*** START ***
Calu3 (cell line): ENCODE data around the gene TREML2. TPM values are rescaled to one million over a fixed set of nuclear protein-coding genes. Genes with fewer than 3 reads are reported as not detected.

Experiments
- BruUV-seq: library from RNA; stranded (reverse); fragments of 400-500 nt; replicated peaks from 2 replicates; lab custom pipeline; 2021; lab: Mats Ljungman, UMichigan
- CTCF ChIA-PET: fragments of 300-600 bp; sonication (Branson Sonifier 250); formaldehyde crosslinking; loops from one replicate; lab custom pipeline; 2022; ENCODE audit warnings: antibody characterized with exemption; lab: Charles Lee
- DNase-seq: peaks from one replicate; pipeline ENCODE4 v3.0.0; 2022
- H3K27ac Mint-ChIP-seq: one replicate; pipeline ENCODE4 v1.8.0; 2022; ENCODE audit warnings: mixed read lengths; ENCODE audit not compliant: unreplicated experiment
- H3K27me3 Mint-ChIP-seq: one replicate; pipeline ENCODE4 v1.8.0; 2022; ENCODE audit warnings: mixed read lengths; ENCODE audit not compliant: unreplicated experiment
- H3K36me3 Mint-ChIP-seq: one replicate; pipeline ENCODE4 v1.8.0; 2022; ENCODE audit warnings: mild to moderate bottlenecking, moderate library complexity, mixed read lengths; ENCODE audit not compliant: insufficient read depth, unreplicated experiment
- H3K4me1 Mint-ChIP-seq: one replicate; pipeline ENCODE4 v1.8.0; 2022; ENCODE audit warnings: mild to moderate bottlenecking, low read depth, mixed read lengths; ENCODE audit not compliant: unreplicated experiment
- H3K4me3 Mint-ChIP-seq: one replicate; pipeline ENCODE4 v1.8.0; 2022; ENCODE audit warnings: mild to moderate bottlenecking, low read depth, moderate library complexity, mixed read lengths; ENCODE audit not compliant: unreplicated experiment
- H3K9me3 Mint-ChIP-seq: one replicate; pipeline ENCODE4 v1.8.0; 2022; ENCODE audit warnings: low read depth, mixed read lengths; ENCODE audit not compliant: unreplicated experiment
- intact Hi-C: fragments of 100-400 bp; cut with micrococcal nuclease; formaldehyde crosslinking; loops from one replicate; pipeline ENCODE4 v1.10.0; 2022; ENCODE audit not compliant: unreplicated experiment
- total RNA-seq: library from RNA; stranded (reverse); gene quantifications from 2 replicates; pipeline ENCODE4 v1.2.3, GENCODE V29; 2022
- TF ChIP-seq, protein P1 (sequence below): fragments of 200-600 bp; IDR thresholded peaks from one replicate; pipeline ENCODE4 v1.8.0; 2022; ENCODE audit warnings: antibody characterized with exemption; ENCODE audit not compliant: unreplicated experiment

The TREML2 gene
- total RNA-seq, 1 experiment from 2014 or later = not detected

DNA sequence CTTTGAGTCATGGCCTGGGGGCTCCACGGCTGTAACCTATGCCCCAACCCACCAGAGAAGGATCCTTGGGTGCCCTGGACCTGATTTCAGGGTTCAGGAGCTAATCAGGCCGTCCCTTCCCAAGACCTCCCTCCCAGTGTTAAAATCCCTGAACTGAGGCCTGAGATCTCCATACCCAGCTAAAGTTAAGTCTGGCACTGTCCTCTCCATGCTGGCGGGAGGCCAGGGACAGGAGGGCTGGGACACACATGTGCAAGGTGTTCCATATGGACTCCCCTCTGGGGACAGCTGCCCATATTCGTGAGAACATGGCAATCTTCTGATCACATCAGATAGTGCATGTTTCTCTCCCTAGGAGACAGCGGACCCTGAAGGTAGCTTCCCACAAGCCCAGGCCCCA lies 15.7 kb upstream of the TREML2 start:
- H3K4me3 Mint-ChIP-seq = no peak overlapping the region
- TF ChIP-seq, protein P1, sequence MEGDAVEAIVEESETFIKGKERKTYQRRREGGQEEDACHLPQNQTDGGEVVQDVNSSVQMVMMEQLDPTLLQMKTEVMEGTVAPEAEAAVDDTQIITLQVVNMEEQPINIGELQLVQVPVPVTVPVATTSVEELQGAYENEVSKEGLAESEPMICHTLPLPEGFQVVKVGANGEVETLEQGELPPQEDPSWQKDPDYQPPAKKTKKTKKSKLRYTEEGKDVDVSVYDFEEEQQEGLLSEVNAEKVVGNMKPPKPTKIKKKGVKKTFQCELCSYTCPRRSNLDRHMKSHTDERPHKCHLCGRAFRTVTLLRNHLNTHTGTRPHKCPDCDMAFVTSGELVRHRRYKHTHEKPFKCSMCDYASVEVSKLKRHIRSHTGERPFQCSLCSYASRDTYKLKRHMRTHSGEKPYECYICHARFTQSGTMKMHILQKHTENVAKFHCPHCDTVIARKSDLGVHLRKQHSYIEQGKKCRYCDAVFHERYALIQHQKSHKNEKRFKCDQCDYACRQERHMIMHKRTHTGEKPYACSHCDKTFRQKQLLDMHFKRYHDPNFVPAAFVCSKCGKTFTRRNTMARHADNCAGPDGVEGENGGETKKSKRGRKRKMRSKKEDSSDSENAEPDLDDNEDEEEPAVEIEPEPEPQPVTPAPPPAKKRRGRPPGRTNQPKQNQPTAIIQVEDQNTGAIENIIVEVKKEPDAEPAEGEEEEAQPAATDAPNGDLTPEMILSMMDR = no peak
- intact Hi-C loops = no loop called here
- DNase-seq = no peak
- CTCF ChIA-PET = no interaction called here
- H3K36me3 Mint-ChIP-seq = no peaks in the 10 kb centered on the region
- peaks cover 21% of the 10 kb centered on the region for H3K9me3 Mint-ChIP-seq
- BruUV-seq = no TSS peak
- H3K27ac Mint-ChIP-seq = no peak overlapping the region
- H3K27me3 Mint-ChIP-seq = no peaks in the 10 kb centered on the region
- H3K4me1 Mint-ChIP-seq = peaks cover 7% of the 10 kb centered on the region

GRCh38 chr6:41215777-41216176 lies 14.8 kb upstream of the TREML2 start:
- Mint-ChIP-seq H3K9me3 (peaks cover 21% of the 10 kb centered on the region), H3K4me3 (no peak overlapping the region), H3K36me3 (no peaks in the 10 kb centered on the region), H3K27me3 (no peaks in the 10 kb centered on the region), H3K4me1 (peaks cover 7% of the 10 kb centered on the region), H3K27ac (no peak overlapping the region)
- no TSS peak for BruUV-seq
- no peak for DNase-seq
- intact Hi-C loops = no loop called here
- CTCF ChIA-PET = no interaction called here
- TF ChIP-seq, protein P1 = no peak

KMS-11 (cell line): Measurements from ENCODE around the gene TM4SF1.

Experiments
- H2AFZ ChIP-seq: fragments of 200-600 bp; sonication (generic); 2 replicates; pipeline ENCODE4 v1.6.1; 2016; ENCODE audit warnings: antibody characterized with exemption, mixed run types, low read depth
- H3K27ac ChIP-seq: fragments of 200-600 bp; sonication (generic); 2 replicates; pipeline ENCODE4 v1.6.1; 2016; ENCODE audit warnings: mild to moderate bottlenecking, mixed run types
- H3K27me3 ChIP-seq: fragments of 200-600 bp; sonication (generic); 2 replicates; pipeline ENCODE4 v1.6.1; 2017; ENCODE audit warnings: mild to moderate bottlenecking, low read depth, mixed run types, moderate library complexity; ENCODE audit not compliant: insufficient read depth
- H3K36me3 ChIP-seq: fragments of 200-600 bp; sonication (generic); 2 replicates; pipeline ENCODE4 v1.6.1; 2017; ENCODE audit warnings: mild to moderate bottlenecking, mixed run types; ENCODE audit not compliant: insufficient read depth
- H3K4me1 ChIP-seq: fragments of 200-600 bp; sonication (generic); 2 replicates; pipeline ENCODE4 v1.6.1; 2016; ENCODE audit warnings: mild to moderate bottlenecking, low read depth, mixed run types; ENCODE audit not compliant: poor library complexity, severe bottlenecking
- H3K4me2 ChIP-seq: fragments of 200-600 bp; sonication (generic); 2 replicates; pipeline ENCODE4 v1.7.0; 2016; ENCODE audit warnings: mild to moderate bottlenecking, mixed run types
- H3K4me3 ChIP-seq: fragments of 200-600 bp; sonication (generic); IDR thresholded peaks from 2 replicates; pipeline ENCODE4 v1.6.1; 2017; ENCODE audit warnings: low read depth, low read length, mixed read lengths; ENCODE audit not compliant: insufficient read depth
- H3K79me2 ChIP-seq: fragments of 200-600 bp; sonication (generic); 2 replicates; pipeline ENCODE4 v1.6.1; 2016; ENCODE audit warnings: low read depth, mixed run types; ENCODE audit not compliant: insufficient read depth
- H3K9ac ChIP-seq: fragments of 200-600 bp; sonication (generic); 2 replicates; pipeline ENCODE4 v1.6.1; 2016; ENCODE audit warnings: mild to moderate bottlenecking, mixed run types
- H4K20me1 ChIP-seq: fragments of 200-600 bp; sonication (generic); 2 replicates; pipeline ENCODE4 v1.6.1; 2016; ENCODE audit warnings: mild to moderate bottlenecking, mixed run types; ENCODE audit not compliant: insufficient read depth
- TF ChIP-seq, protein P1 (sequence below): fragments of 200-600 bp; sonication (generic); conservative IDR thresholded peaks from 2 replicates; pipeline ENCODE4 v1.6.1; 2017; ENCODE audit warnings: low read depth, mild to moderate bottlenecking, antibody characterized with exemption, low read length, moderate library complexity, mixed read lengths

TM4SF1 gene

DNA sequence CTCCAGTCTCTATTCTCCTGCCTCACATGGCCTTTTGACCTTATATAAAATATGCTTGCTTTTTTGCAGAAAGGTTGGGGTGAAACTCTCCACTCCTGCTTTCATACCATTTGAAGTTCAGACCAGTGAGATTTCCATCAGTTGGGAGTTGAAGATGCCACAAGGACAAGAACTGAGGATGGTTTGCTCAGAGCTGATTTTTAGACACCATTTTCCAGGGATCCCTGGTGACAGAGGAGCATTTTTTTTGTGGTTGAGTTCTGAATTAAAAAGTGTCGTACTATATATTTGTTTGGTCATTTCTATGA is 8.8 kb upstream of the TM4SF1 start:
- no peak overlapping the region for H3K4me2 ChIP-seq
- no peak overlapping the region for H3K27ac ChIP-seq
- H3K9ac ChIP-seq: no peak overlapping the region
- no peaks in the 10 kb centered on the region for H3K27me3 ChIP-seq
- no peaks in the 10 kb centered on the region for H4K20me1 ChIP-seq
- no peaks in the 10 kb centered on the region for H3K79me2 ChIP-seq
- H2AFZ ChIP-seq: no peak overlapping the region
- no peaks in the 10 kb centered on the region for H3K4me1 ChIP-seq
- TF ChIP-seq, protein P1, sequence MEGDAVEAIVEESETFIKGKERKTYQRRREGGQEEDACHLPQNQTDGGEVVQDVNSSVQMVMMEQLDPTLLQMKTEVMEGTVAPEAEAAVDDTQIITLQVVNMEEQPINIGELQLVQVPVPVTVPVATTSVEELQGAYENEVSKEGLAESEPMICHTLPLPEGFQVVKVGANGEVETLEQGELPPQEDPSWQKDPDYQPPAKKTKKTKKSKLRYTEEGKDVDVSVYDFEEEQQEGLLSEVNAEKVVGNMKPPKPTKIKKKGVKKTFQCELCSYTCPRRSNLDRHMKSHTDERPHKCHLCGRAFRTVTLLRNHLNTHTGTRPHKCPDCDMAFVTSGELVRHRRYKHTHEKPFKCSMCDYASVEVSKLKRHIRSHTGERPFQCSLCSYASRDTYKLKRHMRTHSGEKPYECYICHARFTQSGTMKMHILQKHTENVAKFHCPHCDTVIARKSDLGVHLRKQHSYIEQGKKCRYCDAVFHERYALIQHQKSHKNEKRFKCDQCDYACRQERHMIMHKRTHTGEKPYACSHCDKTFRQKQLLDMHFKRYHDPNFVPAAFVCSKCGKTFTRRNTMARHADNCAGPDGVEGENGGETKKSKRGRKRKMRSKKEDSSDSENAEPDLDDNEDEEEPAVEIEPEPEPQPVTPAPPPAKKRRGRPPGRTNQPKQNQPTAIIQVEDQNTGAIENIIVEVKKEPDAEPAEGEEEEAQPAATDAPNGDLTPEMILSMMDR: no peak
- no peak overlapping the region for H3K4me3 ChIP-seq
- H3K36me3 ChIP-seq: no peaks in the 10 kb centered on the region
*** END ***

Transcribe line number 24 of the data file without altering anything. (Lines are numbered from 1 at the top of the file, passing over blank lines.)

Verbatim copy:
- peaks cover 21% of the 10 kb centered on the region for H3K9me3 Mint-ChIP-seq